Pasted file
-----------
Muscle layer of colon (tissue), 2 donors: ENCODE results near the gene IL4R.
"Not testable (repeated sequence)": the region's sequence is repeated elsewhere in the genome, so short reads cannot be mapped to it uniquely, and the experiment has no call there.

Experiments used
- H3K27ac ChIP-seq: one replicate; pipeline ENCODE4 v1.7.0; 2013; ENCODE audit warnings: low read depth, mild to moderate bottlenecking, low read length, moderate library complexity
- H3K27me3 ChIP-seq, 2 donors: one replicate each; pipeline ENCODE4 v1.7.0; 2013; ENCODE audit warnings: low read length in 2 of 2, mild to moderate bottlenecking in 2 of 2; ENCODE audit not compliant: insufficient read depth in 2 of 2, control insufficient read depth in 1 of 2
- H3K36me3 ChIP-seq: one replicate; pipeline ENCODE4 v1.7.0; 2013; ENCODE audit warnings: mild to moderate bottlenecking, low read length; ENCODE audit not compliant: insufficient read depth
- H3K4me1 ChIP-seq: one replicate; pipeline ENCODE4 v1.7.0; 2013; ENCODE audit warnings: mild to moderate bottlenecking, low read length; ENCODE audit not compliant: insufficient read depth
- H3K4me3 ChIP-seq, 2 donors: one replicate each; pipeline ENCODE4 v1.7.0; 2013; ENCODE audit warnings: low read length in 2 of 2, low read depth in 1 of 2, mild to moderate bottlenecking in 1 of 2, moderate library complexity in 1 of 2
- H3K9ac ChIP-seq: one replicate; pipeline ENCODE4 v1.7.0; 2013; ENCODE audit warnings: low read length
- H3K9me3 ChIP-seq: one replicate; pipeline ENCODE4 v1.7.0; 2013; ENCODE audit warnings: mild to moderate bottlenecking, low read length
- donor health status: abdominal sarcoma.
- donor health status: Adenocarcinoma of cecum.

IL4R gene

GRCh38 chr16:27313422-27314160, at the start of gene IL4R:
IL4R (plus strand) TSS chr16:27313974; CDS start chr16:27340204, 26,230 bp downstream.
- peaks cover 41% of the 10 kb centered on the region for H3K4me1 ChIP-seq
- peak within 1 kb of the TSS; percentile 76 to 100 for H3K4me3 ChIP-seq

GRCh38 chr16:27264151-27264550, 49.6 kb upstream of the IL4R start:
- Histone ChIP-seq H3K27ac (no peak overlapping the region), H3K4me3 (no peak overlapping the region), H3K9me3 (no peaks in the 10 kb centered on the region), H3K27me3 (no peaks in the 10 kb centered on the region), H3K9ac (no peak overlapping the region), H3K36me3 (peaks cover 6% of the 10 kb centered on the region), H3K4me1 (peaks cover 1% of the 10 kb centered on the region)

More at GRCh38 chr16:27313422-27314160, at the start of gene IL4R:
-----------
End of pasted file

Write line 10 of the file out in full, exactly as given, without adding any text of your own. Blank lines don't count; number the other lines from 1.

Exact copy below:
- H3K9me3 ChIP-seq: one replicate; pipeline ENCODE4 v1.7.0; 2013; ENCODE audit warnings: mild to moderate bottlenecking, low read length